High Intensity Statin in Patient with Acute Coronary Syndrome, Why and How?
Author : Mohammad Saifur Rohman
Upload Date : 19-04-2018
Statins were introduced to clinical practice as lipid-lowering drugs for the treatment of high blood cholesterol levels. Their efficacy in secondary prevention was demonstrated in large prospective morbidity and mortality clinical trials involving patients with stable coronary artery disease (CAD). Later, statins may significantly contribute to plaque stabilization, reduction of thrombus formation and acceleration of fibrinolysis suggesting a rational use of statin in acute coronary syndrome (ACS).
Several randomized trials have demonstrated the safety and, in some cases, the efficacy of statin therapy if initiated early after the onset of ACS. Recent experimental studies, similar to the first clinical trials, have generated promising results that have supported the concept of the cardioprotective effect of statin administration as first-line therapy for ACS.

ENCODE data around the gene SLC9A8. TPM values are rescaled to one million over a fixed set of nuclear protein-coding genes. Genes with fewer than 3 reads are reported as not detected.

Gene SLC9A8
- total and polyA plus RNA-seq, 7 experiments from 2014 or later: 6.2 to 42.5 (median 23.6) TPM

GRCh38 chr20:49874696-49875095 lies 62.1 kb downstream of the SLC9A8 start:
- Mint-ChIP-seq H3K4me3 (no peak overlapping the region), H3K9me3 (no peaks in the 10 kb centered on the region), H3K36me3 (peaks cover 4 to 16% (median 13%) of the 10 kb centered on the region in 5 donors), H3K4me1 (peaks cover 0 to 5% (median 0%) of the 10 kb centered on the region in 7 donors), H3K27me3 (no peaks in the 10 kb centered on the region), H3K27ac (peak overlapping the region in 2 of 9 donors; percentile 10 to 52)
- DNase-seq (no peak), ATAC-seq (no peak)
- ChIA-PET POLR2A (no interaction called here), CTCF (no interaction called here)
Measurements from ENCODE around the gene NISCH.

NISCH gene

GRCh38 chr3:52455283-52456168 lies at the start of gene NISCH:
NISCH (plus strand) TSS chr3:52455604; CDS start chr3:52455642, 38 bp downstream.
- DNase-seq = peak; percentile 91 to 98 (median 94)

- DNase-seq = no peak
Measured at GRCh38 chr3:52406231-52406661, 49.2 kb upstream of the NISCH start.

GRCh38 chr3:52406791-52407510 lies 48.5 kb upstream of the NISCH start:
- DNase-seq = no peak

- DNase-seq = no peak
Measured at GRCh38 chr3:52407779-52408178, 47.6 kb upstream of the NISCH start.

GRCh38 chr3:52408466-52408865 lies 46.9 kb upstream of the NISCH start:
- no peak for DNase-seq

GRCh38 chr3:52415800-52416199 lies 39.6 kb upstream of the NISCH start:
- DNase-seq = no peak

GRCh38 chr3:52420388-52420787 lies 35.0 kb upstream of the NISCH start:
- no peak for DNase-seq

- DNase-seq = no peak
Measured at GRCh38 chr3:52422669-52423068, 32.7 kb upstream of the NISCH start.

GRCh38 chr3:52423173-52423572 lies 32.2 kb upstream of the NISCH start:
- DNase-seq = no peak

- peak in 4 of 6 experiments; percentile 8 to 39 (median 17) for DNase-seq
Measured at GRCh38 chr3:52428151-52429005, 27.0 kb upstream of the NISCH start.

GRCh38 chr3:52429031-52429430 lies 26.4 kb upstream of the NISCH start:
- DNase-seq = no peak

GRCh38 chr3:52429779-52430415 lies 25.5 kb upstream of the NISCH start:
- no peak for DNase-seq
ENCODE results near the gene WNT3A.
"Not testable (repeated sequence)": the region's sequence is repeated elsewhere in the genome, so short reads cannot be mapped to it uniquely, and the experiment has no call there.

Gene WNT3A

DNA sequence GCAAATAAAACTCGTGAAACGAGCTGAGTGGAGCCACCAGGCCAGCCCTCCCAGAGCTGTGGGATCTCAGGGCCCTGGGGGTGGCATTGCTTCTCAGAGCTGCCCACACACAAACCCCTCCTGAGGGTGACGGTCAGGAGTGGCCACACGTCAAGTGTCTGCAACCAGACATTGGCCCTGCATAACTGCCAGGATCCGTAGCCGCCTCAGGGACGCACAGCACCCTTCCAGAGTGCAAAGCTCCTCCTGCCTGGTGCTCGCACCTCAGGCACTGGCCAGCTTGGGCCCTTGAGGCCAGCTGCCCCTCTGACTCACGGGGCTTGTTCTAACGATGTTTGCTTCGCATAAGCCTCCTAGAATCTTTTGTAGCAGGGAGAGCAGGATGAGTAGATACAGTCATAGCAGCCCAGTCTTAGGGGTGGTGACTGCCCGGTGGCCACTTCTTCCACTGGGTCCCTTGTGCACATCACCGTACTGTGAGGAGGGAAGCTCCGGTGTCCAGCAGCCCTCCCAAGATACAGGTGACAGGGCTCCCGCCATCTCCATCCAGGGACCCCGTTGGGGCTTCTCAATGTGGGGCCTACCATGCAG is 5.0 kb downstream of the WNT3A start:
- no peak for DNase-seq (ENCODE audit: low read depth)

Furthermore, the previous study showed ACS patients with diabetes melitus, high intensity statin induced better long-term outcomes compared with moderate intensity. Several randomized controlled trials have also shown a benefit of high intensity statin treatment in reducing risk of death and second cardiovascular disease (CVD) events in patients previously diagnosed with an acute coronary syndrome (ACS).
The mechanism of these benefit showed by a meta-analysis involving 1623 participants from eight randomized-controlled trials and seven observational studies revealing that the benefits of high-intensity statin therapy on plaque regression occurred after 6 months [standardized mean difference (SMD): -0.27; 95% confidence interval (CI): -0.43 to -0.12; P=0.0006] and were sustained over 12 months (SMD: -0.14; 95% CI: -0.25 to -0.03; P=0.01).
How long high intensity statin used after an ACS, statin should be continued for at least 5 years. High-dose statin demonstrated a reduction in coronary events but dose reductions and higher discontinuation rates were also noted.
KEYWORDS : High intensity statin, acute coronary syndrome, plaque regression
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